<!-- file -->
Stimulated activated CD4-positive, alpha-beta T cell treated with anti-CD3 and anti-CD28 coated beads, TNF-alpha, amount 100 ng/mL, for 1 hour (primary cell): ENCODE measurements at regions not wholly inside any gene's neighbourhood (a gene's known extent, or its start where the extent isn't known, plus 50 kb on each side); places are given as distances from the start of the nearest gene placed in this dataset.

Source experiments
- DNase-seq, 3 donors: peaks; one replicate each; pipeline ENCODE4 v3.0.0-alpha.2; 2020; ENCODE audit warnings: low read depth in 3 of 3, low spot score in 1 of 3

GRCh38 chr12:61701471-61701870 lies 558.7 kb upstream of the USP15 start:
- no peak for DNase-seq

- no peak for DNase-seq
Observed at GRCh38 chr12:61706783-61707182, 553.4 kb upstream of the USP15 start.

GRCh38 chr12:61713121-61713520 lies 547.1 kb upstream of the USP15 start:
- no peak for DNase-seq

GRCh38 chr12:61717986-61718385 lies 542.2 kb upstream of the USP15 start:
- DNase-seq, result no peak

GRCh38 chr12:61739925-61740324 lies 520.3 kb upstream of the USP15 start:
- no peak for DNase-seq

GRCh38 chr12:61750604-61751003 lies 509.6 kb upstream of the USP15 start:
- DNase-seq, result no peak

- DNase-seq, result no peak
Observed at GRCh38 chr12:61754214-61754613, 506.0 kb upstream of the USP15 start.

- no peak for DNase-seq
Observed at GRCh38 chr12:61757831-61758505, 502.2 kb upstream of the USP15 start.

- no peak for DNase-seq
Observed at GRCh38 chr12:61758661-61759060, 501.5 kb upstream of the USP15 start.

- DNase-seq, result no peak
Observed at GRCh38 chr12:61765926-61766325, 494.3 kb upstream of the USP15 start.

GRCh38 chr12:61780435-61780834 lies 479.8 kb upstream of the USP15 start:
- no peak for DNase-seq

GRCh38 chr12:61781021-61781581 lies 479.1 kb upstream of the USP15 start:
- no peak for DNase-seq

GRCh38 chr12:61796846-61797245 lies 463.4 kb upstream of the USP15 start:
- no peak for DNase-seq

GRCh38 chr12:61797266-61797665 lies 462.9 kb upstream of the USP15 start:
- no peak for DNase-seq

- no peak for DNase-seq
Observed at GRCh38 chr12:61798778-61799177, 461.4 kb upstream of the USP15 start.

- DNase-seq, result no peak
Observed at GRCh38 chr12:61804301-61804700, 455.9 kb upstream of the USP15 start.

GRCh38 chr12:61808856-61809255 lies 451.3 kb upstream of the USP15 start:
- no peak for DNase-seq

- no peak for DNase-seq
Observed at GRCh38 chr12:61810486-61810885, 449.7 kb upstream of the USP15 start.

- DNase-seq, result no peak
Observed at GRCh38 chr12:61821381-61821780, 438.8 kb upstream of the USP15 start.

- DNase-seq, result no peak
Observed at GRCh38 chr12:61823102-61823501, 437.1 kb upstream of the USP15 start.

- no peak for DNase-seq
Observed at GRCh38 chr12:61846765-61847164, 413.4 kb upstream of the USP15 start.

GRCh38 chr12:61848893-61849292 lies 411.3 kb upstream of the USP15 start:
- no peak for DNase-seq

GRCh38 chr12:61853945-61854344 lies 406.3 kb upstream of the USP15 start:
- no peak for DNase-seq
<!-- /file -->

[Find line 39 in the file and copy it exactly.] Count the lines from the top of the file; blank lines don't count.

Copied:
Observed at GRCh38 chr12:61810486-61810885, 449.7 kb upstream of the USP15 start.